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Politics

Iraq to hold elections on schedule in 2018

By Alaa Hussain in Baghdad

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Iraq's Independent High Electoral Commission prepares for next year's elections by distributing electronic voter cards. [Photo courtesy of Office of the Electoral Commission in Baghdad]

The Iraqi government will hold parliamentary and provincial elections on schedule next year, despite significant security, political and logistical challenges, officials told Diyaruna.

The Iraqi parliament has set the upcoming parliamentary and local provincial council elections for May 15th, Prime Minister Haider al-Abbadi announced earlier this month.

The federal government has pledged to provide the requisite security provisions for the elections and will seek to return displaced residents to their areas.

Only political parties that do not have armed factions will be allowed to participate in the elections, according to the Iraqi government.

Election timetable in place

The Independent High Electoral Commission "has put in place a timetable for the elections based on the government’s deadline", said electoral commission council chairman Maan al-Hitawi.

The registration centres and electoral commission offices are currently distributing electronic voter cards to civilians and security personnel after they submitted their biometric details for registration, he told Diyaruna.

The electoral commission also is operating in areas recently liberated from the "Islamic State of Iraq and Syria" (ISIS) in order to prepare residents of these areas to take part in the elections, he said.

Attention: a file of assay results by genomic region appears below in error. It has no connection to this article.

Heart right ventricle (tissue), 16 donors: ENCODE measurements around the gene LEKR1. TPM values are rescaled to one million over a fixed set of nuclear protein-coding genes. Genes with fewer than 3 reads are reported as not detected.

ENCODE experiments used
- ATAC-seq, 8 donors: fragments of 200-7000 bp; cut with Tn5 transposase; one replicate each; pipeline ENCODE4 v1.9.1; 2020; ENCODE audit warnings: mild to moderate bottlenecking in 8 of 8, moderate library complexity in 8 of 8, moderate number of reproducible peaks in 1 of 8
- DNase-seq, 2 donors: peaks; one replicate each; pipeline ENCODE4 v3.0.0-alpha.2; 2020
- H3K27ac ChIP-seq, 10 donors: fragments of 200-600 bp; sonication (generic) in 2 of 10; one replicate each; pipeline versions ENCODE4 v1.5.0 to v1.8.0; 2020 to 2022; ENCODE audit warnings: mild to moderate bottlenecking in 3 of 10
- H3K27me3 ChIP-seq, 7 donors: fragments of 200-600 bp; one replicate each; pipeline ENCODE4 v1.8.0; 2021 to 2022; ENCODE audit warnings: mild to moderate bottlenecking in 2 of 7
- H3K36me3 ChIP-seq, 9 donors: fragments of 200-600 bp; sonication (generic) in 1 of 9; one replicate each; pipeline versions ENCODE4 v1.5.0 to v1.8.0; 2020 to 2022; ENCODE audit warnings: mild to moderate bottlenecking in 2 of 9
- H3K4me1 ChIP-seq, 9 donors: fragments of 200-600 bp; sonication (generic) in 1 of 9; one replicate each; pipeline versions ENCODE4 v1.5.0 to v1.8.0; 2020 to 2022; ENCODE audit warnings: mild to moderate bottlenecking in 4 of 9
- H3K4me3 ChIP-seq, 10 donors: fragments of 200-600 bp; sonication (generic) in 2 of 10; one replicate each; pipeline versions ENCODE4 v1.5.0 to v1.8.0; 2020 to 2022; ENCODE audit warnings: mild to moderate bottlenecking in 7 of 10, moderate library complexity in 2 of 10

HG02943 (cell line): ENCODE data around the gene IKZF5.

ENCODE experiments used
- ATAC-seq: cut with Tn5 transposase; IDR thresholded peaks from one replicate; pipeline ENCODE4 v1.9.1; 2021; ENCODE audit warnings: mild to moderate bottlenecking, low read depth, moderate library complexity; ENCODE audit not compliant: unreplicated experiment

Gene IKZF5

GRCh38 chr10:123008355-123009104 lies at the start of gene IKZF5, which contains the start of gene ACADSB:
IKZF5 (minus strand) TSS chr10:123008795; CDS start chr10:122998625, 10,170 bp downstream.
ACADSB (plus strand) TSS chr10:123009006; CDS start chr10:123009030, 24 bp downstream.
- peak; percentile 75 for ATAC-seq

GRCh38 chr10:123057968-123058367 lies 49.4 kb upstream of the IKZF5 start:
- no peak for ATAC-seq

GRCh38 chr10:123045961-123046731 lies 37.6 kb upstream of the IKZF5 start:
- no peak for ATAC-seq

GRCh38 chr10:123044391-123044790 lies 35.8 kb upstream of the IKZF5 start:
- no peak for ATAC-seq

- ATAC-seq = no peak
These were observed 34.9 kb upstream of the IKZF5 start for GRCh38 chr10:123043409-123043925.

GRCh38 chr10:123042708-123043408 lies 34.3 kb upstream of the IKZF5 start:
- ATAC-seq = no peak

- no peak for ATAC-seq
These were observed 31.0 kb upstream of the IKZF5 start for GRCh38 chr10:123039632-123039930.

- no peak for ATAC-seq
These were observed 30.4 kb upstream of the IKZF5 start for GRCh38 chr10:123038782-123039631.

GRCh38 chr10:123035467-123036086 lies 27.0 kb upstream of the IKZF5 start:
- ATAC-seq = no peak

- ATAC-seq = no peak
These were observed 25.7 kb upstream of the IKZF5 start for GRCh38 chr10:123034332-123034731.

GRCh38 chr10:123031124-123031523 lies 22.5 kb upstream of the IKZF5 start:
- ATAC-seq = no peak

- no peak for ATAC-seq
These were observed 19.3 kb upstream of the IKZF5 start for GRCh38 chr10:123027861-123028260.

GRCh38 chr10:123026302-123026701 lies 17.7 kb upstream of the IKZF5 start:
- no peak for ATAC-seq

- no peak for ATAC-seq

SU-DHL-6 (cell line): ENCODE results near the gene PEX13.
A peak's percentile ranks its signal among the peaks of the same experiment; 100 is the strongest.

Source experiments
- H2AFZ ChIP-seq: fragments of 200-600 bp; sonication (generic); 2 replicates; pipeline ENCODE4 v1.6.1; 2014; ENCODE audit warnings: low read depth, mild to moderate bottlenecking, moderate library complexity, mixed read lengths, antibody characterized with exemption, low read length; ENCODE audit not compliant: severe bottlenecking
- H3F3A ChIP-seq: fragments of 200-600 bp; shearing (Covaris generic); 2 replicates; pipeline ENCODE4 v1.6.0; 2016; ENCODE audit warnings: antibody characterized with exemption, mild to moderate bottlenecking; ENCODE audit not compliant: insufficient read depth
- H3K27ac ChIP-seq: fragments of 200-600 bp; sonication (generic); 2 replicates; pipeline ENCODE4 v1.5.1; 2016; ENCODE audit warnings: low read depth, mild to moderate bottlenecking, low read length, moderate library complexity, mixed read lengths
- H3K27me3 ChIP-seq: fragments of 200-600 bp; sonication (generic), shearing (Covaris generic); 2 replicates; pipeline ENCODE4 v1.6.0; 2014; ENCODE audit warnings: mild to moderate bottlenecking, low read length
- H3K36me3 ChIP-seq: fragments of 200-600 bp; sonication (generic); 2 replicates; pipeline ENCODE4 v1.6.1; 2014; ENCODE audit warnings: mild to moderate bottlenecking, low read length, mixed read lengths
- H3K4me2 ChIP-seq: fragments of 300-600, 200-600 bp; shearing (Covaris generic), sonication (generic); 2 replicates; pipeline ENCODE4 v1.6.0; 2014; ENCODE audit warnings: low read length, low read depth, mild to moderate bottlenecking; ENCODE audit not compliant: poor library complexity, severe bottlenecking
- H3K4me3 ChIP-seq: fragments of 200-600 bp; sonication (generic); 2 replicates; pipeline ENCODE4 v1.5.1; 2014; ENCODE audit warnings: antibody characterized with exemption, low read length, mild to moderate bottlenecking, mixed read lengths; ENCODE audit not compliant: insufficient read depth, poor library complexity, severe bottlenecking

Al-Hitawi said he does not foresee the postponement of the elections "for any reason, as the constitutional timetable for the elections is the central factor when it comes to the election process".

But he also stressed that the electoral commission is an executive body tasked with preparing for the elections, and that if the government decides on a different date, the commission will abide by it.

Overcoming challenges

The upcoming election poses significant challenges, al-Hitawi said, but "most of those challenges were already present" when the electoral commission was first formed in 2004.

The commission has managed to overcome security and logistical challenges and successfully oversee elections by preparing for obstacles and putting contingency plans in place, he said.

"These challenges were manifest during the current election cycle, as the Iraqi parliament delayed ratifying the new election law which the electoral commission relies on to conduct elections," he said.

Various political parties have criticised the law upon which the 2014 elections were based, prompting the prime minister to propose new legislation, he said.

"In the event that parliament fails to ratify the new legislation, which is still under parliamentary discussion, the electoral commission is ready to go ahead with elections according to the old legislation since it is still valid," he said.

The issue of displacement

Internally displaced persons (IDPs) in Anbar province pose an additional challenge to the upcoming elections, Anbar provincial council member Taha Abdul-Ghani told Diyaruna.

Iraqi forces are still battling remaining pockets of ISIS fighters in western Anbar so displacement is still ongoing, he said, noting that 87 IDP camps in the province are accommodating those who fled from different cities and districts.

It is possible to return most displaced residents to their areas before the elections if the Ministry of Displacement and Migration redoubles its efforts, he said, and if local and federal authorities work together.

Cities recently liberated from ISIS, such as al-Qaim, will be ready to host elections on schedule, he said, as it was not heavily damaged by military operations and did not experience large waves of displacement.

Abdul Ghani predicted large voter turnout in Anbar province as "local residents seek political change after the suffering they recently endured".

"The upcoming legislative and provincial elections will be a real opportunity for Iraqi voters to make their voice heard regarding the political landscape," political analyst Ahmed al-Sharifi told Diyaruna.

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